Farming Through the Climate Emergency | Civil Eats

Farming Through the Climate Emergency

The author holding very dry soil in April 2021, when in years past the soil would be much wetter.

This story is part of Covering Climate Now, a global journalism collaboration strengthening coverage of the climate story.

There used to be fog here. Growing up, my family’s land in Sebastopol, California was swampy in the winter and wet with dewdrops on summer mornings. When I started farming here 12 years ago, I relished the cool mornings that meant rows of lush broccoli, blood-red beets, and crunchy lettuces all summer long. I would spend half the day tending the soil under grey skies, wearing long sleeves to keep warm as much as to keep the sun off my skin. Back then, there used to be fog.

I founded Red H Farm on a shoestring in 2009, privileged to have access to an acre of soil. The farm sits low in the landscape and it used to flood every winter. That time of year, my boots would sink shin-deep in the muck. A seasonal pond fills up when it rains, and usually remains home to a deafening chorus of frogs every night from December through April. Planting was often impossible before May.

This year, for the first time in my 37 years, the nights have been quiet. Where there is usually a cacophony of frogs there is silence. The nights are still and frozen, hitting record low temperatures. The pond is dry. As we have turned the corner into spring, with rainfall at only 40 percent of average, I don’t know where the frogs have gone to mate, but it’s not on my farm. Instead of worrying that my early crops will rot in waterlogged soil, I am dragging the hose from bed to bed as I tuck young starts into the ground. Will they survive?

Ever since the old well on the farm collapsed six years ago, I’ve been dry-farming. Usually, the residual moisture from annual flooding makes it possible to get a lush harvest of late spring and early summer crops, from lettuce to summer squash, as well as delicious dry-farmed tomatoes in the fall. But this year, I am looking into whether I can afford to dig a new well, at the same time that Governor Gavin Newsom just declared a drought emergency in Sonoma and Medocino counties.

Right now, however, my furrowed brow is about more than what will happen to my spring transplants. I was already getting ready to make big changes to what I grow as summer temperatures have soared year after year. Rather than averaging in the 80s, summers in Sebastopol now regularly hover in the 90s with jumps into the triple digits. The heat waves have become impossible for my particular constitution and labor-intensive, agroecological farming style. I have realized shifting even further away from high-labor crops is necessary to keep growing food for my community. This means earning a living with fewer quick crops like radishes and greens and more slow-growing (but less profitable) crops like winter squash and onions.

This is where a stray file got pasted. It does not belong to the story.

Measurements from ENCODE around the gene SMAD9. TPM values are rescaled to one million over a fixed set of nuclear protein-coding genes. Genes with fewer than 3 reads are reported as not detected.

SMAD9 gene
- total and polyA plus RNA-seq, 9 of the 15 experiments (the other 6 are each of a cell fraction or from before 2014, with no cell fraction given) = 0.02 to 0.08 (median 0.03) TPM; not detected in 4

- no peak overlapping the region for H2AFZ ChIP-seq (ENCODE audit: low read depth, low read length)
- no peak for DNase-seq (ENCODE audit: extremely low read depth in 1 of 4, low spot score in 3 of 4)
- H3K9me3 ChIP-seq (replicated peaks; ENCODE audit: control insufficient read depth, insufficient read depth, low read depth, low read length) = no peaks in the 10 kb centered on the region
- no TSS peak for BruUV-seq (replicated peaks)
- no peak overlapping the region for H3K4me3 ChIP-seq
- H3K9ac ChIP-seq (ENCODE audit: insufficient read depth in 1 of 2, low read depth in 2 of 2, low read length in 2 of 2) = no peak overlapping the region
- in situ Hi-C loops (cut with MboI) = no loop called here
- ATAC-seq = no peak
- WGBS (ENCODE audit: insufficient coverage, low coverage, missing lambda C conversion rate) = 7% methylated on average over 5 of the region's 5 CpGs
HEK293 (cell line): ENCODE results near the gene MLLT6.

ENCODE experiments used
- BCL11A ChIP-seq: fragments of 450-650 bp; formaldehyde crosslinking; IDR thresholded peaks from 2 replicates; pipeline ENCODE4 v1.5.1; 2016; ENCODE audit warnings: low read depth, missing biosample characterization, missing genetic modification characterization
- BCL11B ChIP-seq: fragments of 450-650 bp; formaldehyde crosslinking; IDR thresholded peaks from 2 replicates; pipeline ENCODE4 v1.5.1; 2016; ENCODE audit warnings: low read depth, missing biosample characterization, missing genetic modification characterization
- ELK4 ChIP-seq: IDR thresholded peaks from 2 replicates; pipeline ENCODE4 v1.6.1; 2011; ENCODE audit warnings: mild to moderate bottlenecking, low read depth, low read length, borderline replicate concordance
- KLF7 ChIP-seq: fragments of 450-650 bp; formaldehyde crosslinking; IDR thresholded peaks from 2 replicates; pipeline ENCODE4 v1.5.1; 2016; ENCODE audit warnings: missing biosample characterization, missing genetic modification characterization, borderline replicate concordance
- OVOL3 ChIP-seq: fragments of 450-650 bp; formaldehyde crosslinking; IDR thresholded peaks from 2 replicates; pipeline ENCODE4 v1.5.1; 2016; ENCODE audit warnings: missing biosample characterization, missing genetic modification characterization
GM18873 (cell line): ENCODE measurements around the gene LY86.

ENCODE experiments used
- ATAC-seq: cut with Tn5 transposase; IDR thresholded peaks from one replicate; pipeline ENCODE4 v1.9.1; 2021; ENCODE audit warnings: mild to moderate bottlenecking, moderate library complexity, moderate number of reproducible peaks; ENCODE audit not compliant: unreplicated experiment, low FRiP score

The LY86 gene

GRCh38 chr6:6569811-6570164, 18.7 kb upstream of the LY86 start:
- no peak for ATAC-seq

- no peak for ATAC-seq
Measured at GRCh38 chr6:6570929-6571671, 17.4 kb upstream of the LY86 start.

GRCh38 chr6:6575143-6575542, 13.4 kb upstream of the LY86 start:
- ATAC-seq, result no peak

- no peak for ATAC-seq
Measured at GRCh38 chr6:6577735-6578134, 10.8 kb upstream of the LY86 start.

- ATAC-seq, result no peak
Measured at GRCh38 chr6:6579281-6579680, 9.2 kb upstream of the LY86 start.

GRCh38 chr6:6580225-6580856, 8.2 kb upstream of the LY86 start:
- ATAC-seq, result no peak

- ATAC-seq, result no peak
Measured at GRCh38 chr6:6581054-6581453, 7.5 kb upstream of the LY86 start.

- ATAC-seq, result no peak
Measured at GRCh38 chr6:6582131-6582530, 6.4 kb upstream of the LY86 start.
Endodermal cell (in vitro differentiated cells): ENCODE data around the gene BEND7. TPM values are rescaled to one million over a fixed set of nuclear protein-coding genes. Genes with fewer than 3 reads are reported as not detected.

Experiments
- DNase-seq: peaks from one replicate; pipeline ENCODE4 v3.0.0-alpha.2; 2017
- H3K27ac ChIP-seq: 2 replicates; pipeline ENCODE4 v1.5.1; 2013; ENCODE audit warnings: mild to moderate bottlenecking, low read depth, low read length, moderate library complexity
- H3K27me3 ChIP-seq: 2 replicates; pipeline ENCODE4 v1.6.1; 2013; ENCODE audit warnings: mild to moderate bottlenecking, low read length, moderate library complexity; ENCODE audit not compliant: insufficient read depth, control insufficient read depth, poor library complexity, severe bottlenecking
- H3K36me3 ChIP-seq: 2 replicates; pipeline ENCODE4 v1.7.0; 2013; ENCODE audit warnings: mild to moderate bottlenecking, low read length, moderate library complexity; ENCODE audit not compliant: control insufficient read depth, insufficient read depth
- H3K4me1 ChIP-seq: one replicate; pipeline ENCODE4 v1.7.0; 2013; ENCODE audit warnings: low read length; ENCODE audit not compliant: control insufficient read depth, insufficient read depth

As I consider the already-drying soil and the inevitable long, hot, fogless summer ahead of us, I am reminded of recent smoke-filled skies—of respirators, stinging eyes, and images of farmworkers without proper PPE, flames raging in the background. I am reminded of what it felt like to sneak back into an evacuation zone to water my greenhouse, and to jump into action when my community put emergency food systems in place and needed produce. I am reminded of the exhaustion and tears at the end of long days. Of my feelings of guilt when I opted out and stayed inside, knowing how many Latinx farmworkers couldn’t make that same choice.

For people on land, this is what climate change looks like.

Climate change can seem academic with its charts, graphs, and foreboding futures. But for those of us who tend the land, grow food, and steward ecosystems, climate change is playing out every day, every season, and in every extreme weather event. It weighs heavy on our hearts, as we experience the living change deeply and acutely. It is a great privilege to know a piece of land as well as I know this farm. But maintaining a deep relationship with one place means that I feel the changes viscerally. They are undeniable. And my livelihood is on the line.

And I’m definitely not alone. According to the U.S Department of Agriculture’s Economic Research Service:

Climate change has the potential to adversely impact agricultural productivity at local and regional scales through alterations in rainfall patterns, more frequent occurrences of climate extremes (including high temperatures or drought), altered patterns of pest pressure, and changes in seasonal and diurnal temperature patterns.

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To make that more tangible, the National Oceanic and Atmospheric Administration (NOAA) reports that in 2019, the U.S. experienced 14 separate billion-dollar disasters, including three major inland floods, eight severe storms, two tropical cyclones, and one wildfire event. They note that, “2019 mark[ed] the 5th consecutive year in which 10 or more separate billion-dollar disaster events have impacted the U.S.” That same year, agricultural producers reported that they were unable to plant crops on more than 19.4 million acres of land. Seventy-three percent of those acres were in 12 Midwestern states where commodity crop growers were impacted by heavy rainfall and flooding.

Here in Sonoma County, 2019 brought one of the most significant floods in recent history. It was followed later by of that year, which burned 77,758 acres. Farmland flooded. Farmland burned.